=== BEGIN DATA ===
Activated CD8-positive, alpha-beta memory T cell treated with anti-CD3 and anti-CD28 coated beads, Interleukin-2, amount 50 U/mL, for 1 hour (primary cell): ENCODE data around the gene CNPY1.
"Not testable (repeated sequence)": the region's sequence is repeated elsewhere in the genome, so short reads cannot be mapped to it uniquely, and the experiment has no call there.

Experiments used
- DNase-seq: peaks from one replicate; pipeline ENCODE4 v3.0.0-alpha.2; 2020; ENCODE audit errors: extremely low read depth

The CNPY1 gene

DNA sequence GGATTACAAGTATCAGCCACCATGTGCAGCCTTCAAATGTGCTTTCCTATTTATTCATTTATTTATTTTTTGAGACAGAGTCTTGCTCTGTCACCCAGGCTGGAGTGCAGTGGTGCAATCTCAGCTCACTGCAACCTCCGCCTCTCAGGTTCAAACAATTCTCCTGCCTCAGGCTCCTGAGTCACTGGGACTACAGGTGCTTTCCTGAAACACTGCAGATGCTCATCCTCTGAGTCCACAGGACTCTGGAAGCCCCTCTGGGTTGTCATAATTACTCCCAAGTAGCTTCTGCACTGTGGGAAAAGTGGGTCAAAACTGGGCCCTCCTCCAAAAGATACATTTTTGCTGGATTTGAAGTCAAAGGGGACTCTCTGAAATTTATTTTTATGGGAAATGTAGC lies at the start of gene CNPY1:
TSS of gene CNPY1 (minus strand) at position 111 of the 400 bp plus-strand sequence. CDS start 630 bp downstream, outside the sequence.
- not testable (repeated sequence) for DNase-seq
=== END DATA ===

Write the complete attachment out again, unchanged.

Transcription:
Activated CD8-positive, alpha-beta memory T cell treated with anti-CD3 and anti-CD28 coated beads, Interleukin-2, amount 50 U/mL, for 1 hour (primary cell): ENCODE data around the gene CNPY1.
"Not testable (repeated sequence)": the region's sequence is repeated elsewhere in the genome, so short reads cannot be mapped to it uniquely, and the experiment has no call there.

Experiments used
- DNase-seq: peaks from one replicate; pipeline ENCODE4 v3.0.0-alpha.2; 2020; ENCODE audit errors: extremely low read depth

The CNPY1 gene

DNA sequence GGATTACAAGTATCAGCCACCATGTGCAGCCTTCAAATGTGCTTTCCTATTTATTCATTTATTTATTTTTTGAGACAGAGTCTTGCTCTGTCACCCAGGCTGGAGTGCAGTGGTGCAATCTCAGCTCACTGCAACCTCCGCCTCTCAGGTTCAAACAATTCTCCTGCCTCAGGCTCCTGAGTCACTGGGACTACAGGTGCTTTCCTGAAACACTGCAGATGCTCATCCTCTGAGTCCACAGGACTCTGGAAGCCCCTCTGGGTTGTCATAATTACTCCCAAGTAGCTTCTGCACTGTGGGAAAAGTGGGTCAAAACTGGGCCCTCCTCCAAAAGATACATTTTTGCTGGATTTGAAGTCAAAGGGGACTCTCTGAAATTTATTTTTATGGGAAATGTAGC lies at the start of gene CNPY1:
TSS of gene CNPY1 (minus strand) at position 111 of the 400 bp plus-strand sequence. CDS start 630 bp downstream, outside the sequence.
- not testable (repeated sequence) for DNase-seq